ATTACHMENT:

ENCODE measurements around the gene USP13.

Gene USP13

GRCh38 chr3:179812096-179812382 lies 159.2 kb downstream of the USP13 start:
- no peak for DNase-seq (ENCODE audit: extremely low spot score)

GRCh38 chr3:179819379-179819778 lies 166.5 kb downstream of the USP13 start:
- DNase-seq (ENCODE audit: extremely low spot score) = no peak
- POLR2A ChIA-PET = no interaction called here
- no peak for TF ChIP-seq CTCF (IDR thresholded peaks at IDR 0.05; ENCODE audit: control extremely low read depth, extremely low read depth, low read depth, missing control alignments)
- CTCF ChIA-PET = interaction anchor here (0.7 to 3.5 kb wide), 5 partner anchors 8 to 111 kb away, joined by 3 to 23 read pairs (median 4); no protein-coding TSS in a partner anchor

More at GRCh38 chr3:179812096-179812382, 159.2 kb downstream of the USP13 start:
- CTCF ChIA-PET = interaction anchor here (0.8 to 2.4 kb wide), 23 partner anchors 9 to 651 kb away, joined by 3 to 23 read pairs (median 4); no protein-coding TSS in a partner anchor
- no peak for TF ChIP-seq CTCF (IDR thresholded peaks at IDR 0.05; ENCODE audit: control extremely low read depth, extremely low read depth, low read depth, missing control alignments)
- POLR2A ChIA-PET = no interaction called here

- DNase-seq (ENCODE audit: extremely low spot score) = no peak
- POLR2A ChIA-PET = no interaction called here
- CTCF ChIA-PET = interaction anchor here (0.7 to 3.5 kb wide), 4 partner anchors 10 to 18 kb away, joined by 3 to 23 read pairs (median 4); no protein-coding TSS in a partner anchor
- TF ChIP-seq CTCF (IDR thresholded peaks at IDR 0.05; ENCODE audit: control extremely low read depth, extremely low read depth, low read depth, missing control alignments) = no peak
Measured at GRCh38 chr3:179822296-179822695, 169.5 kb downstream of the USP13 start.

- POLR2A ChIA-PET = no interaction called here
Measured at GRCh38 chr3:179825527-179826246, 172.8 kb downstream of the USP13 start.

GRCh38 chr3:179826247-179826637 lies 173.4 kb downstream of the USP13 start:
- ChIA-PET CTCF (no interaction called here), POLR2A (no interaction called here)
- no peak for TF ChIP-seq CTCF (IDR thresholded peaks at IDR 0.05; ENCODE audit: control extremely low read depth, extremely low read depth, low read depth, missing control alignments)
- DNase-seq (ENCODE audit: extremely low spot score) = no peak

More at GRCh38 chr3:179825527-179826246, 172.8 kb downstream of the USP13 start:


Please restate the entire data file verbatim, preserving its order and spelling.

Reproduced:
ENCODE measurements around the gene USP13.

Gene USP13

GRCh38 chr3:179812096-179812382 lies 159.2 kb downstream of the USP13 start:
- no peak for DNase-seq (ENCODE audit: extremely low spot score)

GRCh38 chr3:179819379-179819778 lies 166.5 kb downstream of the USP13 start:
- DNase-seq (ENCODE audit: extremely low spot score) = no peak
- POLR2A ChIA-PET = no interaction called here
- no peak for TF ChIP-seq CTCF (IDR thresholded peaks at IDR 0.05; ENCODE audit: control extremely low read depth, extremely low read depth, low read depth, missing control alignments)
- CTCF ChIA-PET = interaction anchor here (0.7 to 3.5 kb wide), 5 partner anchors 8 to 111 kb away, joined by 3 to 23 read pairs (median 4); no protein-coding TSS in a partner anchor

More at GRCh38 chr3:179812096-179812382, 159.2 kb downstream of the USP13 start:
- CTCF ChIA-PET = interaction anchor here (0.8 to 2.4 kb wide), 23 partner anchors 9 to 651 kb away, joined by 3 to 23 read pairs (median 4); no protein-coding TSS in a partner anchor
- no peak for TF ChIP-seq CTCF (IDR thresholded peaks at IDR 0.05; ENCODE audit: control extremely low read depth, extremely low read depth, low read depth, missing control alignments)
- POLR2A ChIA-PET = no interaction called here

- DNase-seq (ENCODE audit: extremely low spot score) = no peak
- POLR2A ChIA-PET = no interaction called here
- CTCF ChIA-PET = interaction anchor here (0.7 to 3.5 kb wide), 4 partner anchors 10 to 18 kb away, joined by 3 to 23 read pairs (median 4); no protein-coding TSS in a partner anchor
- TF ChIP-seq CTCF (IDR thresholded peaks at IDR 0.05; ENCODE audit: control extremely low read depth, extremely low read depth, low read depth, missing control alignments) = no peak
Measured at GRCh38 chr3:179822296-179822695, 169.5 kb downstream of the USP13 start.

- POLR2A ChIA-PET = no interaction called here
Measured at GRCh38 chr3:179825527-179826246, 172.8 kb downstream of the USP13 start.

GRCh38 chr3:179826247-179826637 lies 173.4 kb downstream of the USP13 start:
- ChIA-PET CTCF (no interaction called here), POLR2A (no interaction called here)
- no peak for TF ChIP-seq CTCF (IDR thresholded peaks at IDR 0.05; ENCODE audit: control extremely low read depth, extremely low read depth, low read depth, missing control alignments)
- DNase-seq (ENCODE audit: extremely low spot score) = no peak

More at GRCh38 chr3:179825527-179826246, 172.8 kb downstream of the USP13 start: